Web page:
Methylphenidate effects on functional outcomes in the Preschoolers with Attention-Deficit/Hyperactivity Disorder Treatment Study (PATS).

Published

Journal Article

OBJECTIVE: The purpose of this study was to examine the effects of methylphenidate (MPH) on functional outcomes, including children's social skills, classroom behavior, emotional status, and parenting stress, during the 4-week, double-blind placebo controlled phase of the Preschoolers with Attention Deficit/Hyperactivity Disorder (ADHD) Treatment Study (PATS). METHODS: A total of 114 preschoolers who had improved with acute MPH treatment, were randomized to their best MPH dose (M = 14.22 mg/day; n = 63) or placebo (PL; n = 51). Assessments included the Clinical Global Impression-Severity (CGI-S), parent and teacher versions of the Strengths and Weaknesses of ADHD-Symptoms and Normal Behaviors (SWAN), Social Competence Scale (SCS), Social Skills Rating System (SSRS), and Early Childhood Inventory (ECI), and Parenting Stress Index (PSI). RESULTS: Medication effects varied by informant and outcome measure. Parent measures and teacher SWAN scores did not differentially improve with MPH. Parent-rated depression (p < 0.02) and dysthymia (p < 0.001) on the ECI worsened with MPH, but scores were not in the clinical range. Significant medication effects were found on clinician CGI-S (p < 0.0001) and teacher social competence ratings (SCS, p < 0.03). CONCLUSIONS: Preschoolers with ADHD treated with MPH for 4 weeks improve in some aspects of functioning. Additional improvements might require longer treatment, higher doses, and/or intensive behavioral treatment in combination with medication.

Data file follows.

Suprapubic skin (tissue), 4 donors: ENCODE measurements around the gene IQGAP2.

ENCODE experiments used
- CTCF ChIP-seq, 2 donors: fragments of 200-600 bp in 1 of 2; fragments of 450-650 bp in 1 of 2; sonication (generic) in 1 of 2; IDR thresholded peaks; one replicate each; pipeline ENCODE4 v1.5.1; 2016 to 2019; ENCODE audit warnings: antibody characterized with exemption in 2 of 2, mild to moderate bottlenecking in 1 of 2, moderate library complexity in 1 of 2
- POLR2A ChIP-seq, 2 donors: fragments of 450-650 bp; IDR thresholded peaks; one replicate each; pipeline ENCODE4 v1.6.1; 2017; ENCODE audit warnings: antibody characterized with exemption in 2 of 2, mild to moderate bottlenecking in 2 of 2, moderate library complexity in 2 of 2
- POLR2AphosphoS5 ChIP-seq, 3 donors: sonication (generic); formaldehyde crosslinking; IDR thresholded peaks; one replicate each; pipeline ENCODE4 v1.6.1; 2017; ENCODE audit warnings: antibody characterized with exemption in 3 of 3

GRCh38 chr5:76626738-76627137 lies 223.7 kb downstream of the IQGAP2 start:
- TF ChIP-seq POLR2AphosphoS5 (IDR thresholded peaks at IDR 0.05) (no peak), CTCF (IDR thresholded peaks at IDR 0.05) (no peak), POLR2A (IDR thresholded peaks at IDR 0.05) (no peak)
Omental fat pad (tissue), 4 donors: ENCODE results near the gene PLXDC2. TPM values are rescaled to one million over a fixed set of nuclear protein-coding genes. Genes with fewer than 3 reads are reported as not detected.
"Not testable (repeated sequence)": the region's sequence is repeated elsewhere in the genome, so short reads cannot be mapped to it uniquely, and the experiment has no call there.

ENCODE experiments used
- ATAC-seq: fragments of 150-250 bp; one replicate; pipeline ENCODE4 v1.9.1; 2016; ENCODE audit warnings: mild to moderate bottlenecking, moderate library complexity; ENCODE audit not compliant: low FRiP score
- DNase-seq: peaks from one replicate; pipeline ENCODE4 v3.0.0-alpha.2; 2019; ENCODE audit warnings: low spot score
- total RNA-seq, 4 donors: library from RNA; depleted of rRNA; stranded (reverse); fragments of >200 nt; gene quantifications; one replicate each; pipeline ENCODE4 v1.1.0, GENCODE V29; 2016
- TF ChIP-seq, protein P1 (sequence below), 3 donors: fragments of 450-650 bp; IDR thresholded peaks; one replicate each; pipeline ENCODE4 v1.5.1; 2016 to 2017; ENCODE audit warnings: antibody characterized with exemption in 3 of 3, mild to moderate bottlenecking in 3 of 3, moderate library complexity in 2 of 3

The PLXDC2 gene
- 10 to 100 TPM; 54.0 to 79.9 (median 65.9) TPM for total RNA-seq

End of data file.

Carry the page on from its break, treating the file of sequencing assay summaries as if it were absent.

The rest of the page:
Full Text

Duke Authors

Cited Authors

  • Abikoff, HB; Vitiello, B; Riddle, MA; Cunningham, C; Greenhill, LL; Swanson, JM; Chuang, SZ; Davies, M; Kastelic, E; Wigal, SB; Evans, L; Ghuman, JK; Kollins, SH; McCracken, JT; McGough, JJ; Murray, DW; Posner, K; Skrobala, AM; Wigal, T

Published Date

  • October 2007

Published In

Volume / Issue

  • 17 / 5

Start / End Page

  • 581 - 592

PubMed ID

  • 17979579

Pubmed Central ID

  • 17979579

International Standard Serial Number (ISSN)

  • 1044-5463

Digital Object Identifier (DOI)

  • 10.1089/cap.2007.0068

Language

  • eng

Conference Location

  • United States